Which artists from the older generation have inspired your sound and approach to making music?
Growing up in London, some of the artists who have inspired me sound wise are BBK. Their sound is very British and just provokes nostalgia. I would also say Gnarls Barkley, I’m a massive fan of Cee Lo Green, his expression and tone. He sings about things from a political standpoint, which a lot of artists don’t do because it’s hard to do that! I know what the current affairs are, but I also like to see people smile. So, I’m a bit lighter-hearted with my messages. Of course, there’s MJ, and I’m a fan of Chris Brown’s music too, the way he experiments. Think about the duration of these artists. If you’re in the music industry for longer than ten years, hats off to you.

Jazmine Sullivan is an incredible singer, she’s someone that I look up to tone-wise. If we’re going a touch left, The Script produced one of the first albums I was able to physically buy. I remember going to HMV and taking it off the shelf and just studying it. Craig David is also a massive inspiration, he actually paved the way for many people. But Craig David and Lemar don’t get the credit they deserve. Let’s be real, the singing in that rapping speed or singing rap, where did it really come from? I feel like he’s inspired a lot of Americans and Canadians, I think Drake even said he was inspired by Artful Dodger and Craig David.

Of course, America has a great influence, but I feel like the British flag is very powerful and I’m going to rep it hard. People like music because it’s a way for us to relate to each other. With BBK, maybe it’s JME and Skepta’s brotherhood, the African culture or the idea that we weren’t meant to succeed, but we did. We weren’t meant to be successful in music because it was unheard of and, of course, they make dope music! I respect where they come from, what they do and what they represent. Their message is positive, and music is a powerful thing.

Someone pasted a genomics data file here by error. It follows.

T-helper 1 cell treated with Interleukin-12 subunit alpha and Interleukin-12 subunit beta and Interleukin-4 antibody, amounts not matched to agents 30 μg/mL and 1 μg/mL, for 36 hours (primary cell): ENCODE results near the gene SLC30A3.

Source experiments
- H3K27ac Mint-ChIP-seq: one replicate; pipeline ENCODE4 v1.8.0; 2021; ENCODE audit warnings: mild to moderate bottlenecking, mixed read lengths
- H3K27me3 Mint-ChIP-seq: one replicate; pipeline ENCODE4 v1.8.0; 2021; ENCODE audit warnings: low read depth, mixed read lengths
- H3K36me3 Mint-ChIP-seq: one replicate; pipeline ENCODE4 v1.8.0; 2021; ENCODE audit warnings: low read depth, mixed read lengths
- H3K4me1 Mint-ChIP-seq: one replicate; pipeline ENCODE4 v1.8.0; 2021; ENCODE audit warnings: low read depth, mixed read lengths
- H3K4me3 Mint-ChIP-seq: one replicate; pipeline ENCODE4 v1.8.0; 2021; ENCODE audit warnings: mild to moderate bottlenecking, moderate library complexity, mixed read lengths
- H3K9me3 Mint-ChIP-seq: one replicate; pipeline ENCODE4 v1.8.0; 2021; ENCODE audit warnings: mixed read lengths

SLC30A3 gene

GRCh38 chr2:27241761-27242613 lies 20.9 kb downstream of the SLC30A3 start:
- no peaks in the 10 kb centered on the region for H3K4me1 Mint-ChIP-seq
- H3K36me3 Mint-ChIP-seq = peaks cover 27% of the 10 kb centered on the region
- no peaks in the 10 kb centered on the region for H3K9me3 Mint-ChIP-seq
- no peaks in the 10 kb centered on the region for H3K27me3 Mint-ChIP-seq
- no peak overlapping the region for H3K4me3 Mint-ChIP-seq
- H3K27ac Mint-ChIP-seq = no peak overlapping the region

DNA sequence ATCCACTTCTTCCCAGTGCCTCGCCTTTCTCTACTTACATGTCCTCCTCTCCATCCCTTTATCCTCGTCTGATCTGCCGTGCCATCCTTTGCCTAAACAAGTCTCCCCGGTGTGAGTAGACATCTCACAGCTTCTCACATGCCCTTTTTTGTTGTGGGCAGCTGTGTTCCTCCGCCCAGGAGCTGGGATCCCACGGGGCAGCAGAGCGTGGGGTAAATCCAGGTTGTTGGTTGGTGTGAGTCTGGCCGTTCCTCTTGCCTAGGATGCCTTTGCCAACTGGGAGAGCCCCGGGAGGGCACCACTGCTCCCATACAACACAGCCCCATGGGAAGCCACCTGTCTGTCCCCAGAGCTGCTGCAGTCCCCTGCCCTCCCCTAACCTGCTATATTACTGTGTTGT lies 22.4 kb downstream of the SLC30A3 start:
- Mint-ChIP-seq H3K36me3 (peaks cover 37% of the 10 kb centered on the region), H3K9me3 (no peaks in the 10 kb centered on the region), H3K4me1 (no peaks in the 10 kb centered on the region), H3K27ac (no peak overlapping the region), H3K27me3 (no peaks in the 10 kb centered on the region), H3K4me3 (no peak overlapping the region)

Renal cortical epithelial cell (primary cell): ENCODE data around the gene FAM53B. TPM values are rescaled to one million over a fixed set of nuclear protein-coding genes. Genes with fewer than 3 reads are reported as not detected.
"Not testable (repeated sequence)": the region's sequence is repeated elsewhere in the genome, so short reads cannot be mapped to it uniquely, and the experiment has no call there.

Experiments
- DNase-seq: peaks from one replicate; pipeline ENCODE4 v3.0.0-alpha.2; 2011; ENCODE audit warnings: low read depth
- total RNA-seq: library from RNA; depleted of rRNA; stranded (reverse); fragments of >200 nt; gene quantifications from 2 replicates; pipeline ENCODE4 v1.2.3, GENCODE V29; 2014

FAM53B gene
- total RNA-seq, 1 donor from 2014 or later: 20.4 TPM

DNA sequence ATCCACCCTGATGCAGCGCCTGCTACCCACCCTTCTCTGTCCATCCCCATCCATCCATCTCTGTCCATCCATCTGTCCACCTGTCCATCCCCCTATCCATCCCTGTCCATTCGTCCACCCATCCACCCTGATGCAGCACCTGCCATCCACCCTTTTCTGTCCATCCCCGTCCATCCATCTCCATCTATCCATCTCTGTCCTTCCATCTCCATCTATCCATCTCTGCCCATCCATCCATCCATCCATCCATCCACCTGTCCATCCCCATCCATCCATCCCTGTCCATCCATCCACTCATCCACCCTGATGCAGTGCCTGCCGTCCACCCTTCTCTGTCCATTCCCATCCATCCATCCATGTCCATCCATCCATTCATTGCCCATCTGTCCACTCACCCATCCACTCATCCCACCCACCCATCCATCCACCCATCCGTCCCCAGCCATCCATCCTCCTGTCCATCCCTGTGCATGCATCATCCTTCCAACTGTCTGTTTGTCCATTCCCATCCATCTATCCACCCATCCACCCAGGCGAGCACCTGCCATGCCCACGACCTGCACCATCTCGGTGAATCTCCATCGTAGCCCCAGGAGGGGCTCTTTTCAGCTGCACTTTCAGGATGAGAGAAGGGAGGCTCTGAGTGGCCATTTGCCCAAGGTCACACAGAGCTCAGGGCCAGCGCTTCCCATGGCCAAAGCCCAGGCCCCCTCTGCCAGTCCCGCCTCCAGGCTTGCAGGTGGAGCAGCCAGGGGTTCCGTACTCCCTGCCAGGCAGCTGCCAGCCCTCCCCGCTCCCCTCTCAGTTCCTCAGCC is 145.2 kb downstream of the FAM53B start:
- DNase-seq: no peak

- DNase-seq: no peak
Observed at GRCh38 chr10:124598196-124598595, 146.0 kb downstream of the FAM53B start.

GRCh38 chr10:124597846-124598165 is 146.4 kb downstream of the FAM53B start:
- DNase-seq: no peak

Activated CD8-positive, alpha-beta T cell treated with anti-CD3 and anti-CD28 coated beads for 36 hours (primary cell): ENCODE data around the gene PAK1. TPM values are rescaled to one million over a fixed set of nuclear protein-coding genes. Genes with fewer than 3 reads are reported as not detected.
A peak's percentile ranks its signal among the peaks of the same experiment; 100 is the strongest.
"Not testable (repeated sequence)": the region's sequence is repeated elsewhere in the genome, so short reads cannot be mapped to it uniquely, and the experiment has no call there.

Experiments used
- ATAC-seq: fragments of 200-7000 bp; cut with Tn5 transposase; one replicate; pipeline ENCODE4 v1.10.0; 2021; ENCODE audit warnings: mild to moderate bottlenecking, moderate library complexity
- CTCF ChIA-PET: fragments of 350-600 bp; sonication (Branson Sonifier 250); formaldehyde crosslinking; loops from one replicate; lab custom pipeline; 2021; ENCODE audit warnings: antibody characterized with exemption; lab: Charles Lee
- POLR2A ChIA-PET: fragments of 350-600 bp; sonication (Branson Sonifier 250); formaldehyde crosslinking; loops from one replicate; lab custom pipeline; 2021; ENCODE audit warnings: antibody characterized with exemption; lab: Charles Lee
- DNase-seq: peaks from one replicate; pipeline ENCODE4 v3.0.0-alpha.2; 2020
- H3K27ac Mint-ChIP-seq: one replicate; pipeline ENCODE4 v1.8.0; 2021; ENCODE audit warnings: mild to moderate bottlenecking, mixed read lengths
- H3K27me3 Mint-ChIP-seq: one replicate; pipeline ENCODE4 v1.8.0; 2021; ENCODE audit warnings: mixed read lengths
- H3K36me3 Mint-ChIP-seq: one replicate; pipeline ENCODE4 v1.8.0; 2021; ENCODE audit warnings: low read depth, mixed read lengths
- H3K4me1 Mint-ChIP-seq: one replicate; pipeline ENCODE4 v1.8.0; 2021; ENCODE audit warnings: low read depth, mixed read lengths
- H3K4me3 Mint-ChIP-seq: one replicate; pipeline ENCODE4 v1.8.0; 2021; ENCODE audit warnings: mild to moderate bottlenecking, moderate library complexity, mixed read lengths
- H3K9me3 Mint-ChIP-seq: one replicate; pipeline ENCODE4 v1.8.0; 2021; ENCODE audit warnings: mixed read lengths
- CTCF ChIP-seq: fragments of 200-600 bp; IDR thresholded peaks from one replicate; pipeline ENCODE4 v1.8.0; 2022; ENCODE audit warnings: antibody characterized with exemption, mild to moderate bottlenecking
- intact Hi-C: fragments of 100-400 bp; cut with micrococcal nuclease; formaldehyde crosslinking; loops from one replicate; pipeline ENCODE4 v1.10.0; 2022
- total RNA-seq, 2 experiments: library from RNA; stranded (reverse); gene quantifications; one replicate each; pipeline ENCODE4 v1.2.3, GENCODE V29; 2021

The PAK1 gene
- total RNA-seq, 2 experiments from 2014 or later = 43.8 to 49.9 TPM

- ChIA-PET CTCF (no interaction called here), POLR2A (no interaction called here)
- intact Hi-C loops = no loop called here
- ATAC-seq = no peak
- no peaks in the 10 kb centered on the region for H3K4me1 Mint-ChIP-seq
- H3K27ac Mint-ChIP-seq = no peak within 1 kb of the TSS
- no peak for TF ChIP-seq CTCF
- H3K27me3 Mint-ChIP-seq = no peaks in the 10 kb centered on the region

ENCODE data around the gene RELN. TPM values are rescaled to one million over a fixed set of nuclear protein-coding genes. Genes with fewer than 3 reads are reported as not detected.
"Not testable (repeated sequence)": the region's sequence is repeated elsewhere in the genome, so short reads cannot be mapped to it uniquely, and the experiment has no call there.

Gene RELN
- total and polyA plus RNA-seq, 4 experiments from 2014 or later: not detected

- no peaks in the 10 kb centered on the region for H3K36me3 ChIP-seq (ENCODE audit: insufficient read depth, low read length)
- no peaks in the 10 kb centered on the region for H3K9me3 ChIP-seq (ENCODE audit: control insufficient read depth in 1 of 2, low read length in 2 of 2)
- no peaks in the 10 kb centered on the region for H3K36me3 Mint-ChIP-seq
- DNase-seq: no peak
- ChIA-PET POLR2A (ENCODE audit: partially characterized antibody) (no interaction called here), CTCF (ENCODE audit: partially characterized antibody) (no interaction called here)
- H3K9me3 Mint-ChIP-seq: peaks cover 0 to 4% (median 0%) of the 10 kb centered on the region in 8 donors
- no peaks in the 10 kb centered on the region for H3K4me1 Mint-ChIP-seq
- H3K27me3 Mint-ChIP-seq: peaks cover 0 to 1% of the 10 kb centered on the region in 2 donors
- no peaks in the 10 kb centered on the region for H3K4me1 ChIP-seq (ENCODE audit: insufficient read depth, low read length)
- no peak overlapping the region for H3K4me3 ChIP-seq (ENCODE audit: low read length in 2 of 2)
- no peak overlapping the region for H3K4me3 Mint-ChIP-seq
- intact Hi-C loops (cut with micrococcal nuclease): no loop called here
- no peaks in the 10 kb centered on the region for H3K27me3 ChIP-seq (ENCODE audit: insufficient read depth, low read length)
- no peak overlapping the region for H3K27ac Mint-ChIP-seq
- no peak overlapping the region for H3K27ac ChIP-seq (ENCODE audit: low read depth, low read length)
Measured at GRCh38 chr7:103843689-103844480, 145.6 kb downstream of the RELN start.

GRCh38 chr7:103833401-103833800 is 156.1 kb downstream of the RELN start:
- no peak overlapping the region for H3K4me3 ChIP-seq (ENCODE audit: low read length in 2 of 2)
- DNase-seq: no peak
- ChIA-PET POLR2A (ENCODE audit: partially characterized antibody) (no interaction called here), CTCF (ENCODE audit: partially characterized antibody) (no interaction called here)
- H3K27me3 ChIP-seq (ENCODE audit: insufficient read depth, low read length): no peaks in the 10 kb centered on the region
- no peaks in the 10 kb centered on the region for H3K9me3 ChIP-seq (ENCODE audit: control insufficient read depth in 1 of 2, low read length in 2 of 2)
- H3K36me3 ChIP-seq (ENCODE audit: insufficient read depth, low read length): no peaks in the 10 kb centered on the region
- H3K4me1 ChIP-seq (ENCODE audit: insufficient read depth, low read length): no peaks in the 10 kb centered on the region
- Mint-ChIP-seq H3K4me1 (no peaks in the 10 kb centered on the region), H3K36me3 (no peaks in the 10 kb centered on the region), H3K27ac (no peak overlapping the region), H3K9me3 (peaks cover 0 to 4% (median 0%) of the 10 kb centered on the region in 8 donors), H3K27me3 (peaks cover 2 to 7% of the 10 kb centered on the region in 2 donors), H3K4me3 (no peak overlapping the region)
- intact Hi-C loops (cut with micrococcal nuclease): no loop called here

Despite the global pandemic, you’ve been very busy in 2020. What was the creative process like under lockdown?
I was speaking to a publisher one day and they said on Spotify alone, “50,000+ songs are released a day.” So, how and why are you going to remember me? If I’m always in your face, the first month you may not like it and scroll past, the second month, you might still scroll down, but maybe you’ll listen by the third month and then I’ve won you. Consistency is very important in this day and age. Previously, I never really understood the market. Social media is very powerful but obviously, you’ve got to release great music, which means quality over quantity. But that’s ticked off, so now it’s time to just be in your face. 

It was very hard to shoot over quarantine, but we were able to shoot ‘Not Like This’. It premiered on Sky and so the proof is in the pudding. My love of music is what keeps me going. At the end of the day, you get what you put in. YouTube is another thing, so I’ve learned the software and now edit a lot of my stuff alongside Chris Xylo. You have to ask, “How bad do you really want it?” If you want to get there, you will find a way by any means.

Photo Credit:  Mollana Burke

Photo Credit: Mollana Burke

Photo Credit:  Mollana Burke

Photo Credit: Mollana Burke

What did you want to explore in the EP ‘Gone With The Wind, Vol. 1’ that you dropped earlier this year?